Experts call for survey on residents' housing conditions

Updated: 2010-08-05 20:58
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BEIJING - Experts have called on the Chinese government to carry out a survey on Chinese residents' housing conditions in a bid to guide cooling-down measures for the property market.

The survey should have been performed earlier, said Chen Guoqiang, deputy head of the China Real Estate Society, on Thursday. "If the government did not know the residents' housing conditions, how could the government make corresponding policies?"

China launched a survey on residents' housing conditions in the 1980s, but not since, said Chen.

By the end of June, China had 106.5 million square meters of unsold homes, up 0.2 percent year on year, according to a statement posted on the website of the National Bureau of Statistics (NBS) Wednesday.

The statement also said China had 192 million square meters of unsold commercial housing by the end of June, up 6.4 percent from one year earlier.

The figures were taken from a survey of 80,522 property developers across China, the NBS said.

Given that China sold 937 million square meters of commercial housing in 2009, the stockpile of commercial houses is sufficient for sale within two and a half months, by and large, said Yang Hongxu with the Shanghai-based E-house China Research and Development Institute.

The NBS gave no exact data on vacant houses that have been sold around the country. But Gu Yunchang, deputy head of the China Real Estate and Housing Research Association, dismissed the rumor that China has 65.4 million vacant houses.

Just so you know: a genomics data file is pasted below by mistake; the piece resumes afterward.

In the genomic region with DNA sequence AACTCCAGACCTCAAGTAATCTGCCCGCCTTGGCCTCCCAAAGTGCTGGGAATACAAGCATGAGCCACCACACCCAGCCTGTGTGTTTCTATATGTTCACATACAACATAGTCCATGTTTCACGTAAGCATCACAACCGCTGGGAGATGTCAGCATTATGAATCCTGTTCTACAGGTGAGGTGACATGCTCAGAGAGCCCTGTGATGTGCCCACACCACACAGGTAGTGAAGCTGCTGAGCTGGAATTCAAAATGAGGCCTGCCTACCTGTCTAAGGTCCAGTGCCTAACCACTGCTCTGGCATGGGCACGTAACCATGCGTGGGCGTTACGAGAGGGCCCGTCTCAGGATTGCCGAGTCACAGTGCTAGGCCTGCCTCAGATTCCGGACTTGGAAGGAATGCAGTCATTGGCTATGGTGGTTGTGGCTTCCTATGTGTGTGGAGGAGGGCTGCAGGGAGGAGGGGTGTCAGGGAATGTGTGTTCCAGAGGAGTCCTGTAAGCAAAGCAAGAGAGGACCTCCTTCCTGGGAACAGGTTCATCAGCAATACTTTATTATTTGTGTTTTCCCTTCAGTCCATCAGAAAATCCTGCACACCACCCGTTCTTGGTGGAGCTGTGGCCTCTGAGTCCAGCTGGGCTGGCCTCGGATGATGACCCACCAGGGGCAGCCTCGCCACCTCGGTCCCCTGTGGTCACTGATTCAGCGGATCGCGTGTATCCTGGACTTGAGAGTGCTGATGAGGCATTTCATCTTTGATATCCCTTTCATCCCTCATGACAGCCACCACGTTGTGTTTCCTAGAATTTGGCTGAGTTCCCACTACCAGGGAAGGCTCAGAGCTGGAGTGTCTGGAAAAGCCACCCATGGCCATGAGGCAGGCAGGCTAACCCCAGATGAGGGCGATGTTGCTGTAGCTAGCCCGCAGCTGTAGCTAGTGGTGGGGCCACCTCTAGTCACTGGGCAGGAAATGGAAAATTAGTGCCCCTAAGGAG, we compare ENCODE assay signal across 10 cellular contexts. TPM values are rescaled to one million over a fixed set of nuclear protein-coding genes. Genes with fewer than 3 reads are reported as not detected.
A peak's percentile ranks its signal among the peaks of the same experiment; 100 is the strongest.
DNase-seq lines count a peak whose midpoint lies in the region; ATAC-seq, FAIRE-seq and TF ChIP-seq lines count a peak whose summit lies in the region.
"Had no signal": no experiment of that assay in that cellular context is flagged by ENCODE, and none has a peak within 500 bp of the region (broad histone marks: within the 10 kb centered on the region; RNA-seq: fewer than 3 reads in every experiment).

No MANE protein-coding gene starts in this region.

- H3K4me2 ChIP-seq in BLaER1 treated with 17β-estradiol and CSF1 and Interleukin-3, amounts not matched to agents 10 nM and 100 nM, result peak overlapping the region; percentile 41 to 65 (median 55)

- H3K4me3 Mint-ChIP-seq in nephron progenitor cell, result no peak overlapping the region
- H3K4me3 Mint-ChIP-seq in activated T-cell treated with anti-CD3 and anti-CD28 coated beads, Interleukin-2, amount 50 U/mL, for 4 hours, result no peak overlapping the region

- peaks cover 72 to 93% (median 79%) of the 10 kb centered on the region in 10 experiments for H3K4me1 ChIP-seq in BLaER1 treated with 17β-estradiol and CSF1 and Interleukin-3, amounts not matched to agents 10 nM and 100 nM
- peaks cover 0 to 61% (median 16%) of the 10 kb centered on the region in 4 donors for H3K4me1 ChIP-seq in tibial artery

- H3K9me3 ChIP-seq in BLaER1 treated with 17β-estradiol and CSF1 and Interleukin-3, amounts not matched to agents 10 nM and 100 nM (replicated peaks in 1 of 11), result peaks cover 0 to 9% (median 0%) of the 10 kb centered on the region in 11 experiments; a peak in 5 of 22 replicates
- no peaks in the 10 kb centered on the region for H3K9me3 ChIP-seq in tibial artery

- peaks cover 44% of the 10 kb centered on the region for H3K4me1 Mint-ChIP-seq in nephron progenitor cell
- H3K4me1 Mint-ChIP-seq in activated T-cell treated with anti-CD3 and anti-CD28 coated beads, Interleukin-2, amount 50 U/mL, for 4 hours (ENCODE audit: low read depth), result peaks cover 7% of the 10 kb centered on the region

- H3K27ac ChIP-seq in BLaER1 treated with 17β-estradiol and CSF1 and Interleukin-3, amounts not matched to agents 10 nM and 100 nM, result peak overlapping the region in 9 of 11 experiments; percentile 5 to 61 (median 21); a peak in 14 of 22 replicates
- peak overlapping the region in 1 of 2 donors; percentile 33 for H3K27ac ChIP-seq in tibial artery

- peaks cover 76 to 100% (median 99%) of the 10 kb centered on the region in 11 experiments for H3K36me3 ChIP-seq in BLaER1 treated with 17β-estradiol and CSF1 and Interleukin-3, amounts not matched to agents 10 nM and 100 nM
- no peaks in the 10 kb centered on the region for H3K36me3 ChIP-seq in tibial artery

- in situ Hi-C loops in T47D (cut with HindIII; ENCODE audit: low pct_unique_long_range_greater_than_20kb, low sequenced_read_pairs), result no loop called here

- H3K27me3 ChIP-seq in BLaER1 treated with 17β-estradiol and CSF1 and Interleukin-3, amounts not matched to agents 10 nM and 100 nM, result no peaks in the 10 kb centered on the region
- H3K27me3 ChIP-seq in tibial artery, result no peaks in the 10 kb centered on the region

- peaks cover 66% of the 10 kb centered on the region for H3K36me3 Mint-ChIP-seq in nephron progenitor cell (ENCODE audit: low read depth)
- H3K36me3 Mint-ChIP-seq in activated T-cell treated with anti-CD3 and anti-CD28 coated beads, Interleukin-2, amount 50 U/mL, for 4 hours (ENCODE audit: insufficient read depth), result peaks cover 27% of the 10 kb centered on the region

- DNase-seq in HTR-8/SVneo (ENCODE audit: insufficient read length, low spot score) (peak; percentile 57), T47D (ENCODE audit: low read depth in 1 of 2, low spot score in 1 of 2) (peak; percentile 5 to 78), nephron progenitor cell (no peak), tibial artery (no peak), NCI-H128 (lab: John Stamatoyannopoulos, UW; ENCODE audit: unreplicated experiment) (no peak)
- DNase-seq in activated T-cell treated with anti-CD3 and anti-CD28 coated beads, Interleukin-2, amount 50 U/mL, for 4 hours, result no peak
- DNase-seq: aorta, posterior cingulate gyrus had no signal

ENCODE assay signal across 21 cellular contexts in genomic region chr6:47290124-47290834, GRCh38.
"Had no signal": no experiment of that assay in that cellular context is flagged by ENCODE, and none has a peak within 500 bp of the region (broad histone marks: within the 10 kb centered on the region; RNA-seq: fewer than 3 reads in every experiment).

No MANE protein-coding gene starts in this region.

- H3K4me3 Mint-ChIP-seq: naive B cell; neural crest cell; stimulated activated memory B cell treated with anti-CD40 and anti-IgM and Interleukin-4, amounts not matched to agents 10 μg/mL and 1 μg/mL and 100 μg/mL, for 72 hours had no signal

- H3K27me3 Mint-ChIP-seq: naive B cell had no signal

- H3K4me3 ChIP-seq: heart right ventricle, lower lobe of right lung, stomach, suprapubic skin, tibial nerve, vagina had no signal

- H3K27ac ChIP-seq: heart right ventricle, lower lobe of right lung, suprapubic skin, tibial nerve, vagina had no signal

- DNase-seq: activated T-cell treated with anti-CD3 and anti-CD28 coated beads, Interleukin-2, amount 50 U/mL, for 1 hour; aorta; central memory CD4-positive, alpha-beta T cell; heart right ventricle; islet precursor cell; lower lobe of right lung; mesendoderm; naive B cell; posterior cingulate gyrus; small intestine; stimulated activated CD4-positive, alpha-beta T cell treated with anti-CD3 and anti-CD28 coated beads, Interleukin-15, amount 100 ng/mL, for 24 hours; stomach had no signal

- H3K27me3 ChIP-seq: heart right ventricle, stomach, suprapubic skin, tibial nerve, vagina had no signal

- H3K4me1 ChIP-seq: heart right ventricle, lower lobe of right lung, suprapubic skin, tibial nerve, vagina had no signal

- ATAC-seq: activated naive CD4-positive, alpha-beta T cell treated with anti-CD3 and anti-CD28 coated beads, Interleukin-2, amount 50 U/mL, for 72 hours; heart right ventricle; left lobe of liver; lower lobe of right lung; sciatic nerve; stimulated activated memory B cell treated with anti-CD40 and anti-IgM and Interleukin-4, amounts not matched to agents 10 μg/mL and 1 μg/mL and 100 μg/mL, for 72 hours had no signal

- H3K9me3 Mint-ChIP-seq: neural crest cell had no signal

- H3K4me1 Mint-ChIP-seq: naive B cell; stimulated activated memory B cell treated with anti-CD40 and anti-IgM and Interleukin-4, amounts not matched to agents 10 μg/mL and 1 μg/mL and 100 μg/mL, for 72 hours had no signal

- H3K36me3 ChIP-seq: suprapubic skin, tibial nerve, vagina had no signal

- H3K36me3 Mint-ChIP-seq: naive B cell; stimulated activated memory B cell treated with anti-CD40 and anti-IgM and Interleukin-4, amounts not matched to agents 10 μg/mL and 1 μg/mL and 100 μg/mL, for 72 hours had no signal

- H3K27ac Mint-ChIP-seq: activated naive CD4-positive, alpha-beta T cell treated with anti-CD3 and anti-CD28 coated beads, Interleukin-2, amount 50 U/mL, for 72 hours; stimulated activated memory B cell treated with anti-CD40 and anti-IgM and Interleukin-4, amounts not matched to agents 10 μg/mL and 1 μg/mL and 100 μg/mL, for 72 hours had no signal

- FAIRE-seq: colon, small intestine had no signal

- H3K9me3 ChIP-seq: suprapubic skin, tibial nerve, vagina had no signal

The rumor said electric consumption in these houses was zero for six months in a row based upon a survey made by State GRID Corporation of China.

Wang Li, United Nation's chief economist stationed in China, who was previously an economist with the Chinese Academy of Social Sciences (CASS), supported the proposal that a survey should be made of Chinese residents' housing conditions.

However, Wang saw another side of the issue. The survey would be quite complicated and difficult given that sampling alone would be a huge systematic task needing collaboration of 100,000, or even millions of employees. Also, China does not have a government sector in charge of such work, she said.

The NBS describes the general development of China's building industry in its annual China Statistical Yearbook, but it is quite different from the specific research work on the country's property market, said Wang.

China has no bureau of the census. Whether the survey should be carried out or not, and who should be in charge, are decisions to be decided by the central government, said an unnamed NBS staff member.

Since April, the government adopted a series of measures to rein in soaring home prices and curb property speculation. The measures included tighter scrutiny of applications for financing, limiting of loans for third home purchases and higher down payments for second homes.

The most current data indicated China's property market has begun cooling as average housing prices in 70 major cities fell 0.1 percent in June compared to May.